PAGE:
Jean Renoir and Akira Kurosawa, two of cinema's greatest directors, transform Maxim Gorky's classic proletariat play The Lower Depths in their own ways for their own times. Renoir, working amidst the rise of Hitler and the Popular front in France, had need to take license with the dark nature of Gorky's source material, softening its bleak outlook. Kurosawa, firmly situated in the postwar world, found little reason for hope. He remained faithful to the original with its focus on the conflict between illusion and reality-a theme he would return to over and over again. Working with their most celebrated actors (Gabin with Renoir; Mifune with Kurosawa), each film offers a unique look at cinematic adaptation-where social conditions and filmmaking styles converge to create unique masterpieces.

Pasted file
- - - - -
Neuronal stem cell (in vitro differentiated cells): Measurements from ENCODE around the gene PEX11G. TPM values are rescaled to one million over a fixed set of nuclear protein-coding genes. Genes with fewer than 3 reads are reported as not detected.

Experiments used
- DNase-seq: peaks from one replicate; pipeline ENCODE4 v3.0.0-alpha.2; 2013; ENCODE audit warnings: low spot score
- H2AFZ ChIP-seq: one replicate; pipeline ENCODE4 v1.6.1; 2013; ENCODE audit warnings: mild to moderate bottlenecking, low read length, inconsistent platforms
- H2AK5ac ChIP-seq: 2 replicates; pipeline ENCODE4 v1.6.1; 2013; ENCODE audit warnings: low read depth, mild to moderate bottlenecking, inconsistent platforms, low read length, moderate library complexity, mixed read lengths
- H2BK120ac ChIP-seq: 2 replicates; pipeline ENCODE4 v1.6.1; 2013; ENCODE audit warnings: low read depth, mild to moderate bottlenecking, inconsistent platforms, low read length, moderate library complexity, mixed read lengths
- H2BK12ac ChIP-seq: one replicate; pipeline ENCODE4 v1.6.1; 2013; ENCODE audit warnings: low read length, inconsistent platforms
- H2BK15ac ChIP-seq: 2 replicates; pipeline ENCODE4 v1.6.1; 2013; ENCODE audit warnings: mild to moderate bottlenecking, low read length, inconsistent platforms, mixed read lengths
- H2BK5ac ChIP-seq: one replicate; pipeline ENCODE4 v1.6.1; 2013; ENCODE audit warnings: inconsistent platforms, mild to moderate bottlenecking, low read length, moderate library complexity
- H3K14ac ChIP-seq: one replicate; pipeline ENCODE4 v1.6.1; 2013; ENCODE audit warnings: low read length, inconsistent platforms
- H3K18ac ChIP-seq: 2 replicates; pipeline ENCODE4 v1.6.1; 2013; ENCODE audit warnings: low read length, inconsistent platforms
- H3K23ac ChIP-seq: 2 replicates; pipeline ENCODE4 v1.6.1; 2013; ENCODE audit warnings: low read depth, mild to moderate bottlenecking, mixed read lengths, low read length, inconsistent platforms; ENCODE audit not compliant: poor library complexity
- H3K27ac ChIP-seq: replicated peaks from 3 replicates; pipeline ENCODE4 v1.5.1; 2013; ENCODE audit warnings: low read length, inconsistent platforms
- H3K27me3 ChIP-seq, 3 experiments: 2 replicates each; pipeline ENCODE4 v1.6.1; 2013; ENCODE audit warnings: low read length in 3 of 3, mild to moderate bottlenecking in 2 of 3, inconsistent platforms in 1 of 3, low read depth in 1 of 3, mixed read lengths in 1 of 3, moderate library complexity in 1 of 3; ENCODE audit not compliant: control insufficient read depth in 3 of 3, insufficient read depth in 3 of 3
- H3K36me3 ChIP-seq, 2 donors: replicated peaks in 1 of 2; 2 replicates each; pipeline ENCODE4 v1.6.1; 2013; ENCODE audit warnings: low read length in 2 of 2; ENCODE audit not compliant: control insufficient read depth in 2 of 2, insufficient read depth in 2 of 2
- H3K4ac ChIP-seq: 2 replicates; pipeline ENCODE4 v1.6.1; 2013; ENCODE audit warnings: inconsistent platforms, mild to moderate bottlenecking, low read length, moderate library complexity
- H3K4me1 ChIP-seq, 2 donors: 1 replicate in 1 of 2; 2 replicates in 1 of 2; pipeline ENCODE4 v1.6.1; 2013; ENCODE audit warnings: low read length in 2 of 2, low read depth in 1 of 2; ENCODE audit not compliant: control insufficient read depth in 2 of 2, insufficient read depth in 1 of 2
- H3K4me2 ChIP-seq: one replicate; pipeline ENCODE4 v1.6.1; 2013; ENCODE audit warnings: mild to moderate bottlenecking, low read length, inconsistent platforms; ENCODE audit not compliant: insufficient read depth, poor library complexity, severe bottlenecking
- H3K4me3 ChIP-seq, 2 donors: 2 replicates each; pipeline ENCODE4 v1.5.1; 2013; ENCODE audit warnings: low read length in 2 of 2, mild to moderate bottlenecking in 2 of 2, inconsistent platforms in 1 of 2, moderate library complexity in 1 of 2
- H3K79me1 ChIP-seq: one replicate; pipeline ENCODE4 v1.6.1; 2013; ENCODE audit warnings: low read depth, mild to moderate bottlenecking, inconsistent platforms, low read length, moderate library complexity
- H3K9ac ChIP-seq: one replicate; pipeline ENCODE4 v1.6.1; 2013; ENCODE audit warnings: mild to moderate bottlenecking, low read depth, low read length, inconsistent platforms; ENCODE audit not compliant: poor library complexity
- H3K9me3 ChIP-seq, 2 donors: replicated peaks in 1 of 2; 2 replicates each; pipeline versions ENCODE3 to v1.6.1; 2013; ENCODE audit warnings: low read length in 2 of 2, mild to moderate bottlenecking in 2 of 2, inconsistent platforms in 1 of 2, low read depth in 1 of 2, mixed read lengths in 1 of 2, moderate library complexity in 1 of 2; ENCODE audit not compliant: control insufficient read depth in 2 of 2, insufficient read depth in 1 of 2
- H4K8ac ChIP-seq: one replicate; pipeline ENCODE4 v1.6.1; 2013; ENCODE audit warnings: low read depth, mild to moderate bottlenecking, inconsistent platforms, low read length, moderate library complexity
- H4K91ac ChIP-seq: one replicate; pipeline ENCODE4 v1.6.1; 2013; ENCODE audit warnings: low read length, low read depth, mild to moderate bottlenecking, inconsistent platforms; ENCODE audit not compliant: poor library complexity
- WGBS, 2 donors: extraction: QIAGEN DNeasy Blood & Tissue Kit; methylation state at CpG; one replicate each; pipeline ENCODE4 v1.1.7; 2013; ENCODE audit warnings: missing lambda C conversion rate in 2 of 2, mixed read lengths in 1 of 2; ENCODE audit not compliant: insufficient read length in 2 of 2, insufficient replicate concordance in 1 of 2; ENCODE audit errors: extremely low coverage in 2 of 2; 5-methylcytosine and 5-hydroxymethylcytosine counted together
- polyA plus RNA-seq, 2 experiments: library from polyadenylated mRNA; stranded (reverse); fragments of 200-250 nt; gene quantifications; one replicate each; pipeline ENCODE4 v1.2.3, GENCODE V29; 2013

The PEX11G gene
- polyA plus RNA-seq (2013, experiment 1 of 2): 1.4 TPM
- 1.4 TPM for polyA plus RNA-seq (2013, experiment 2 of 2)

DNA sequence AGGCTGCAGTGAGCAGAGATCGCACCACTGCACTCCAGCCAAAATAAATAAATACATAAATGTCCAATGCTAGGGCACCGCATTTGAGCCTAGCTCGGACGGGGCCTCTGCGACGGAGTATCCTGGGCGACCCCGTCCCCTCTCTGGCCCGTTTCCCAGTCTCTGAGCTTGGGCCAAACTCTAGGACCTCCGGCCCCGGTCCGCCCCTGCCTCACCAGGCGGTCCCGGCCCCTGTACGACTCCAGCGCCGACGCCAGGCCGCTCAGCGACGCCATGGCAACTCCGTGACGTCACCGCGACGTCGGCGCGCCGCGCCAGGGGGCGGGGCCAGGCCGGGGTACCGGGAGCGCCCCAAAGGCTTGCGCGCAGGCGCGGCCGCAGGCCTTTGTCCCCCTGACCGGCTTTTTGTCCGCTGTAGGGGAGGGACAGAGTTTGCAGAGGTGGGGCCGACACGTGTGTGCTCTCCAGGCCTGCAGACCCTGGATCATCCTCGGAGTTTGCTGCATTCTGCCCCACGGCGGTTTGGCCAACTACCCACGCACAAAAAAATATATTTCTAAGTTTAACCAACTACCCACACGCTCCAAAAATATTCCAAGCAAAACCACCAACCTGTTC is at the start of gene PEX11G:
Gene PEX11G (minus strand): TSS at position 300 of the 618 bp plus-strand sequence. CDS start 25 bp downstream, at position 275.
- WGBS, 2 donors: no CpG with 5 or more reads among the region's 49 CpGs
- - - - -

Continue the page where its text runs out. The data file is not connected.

Includes both Akira Kurosawa's version and Jean Renoir's version
Audio commentary on Kurosawa's The Lower Depths featuring Japanese-film expert Donald Richie (A Hundred Years of Japanese Film)
A 33-minute documentary on Kurosawa's The Lower Depths from the series Akira Kurosawa: It Is Wonderful to Create, including interviews with Kurosawa, actress Kyoko kagawa, art director Yoshiro Muraki, and others
Introduction to Jean Renoir's The Lower Depths by the director
Cast biographies for Kurosawa's The Lower Depths by Stephen Prince, author of The Warrior's Camera: The Cinema of Akira Kurosawa
Original theatrical trailer for Kurosawa's The Lower Depths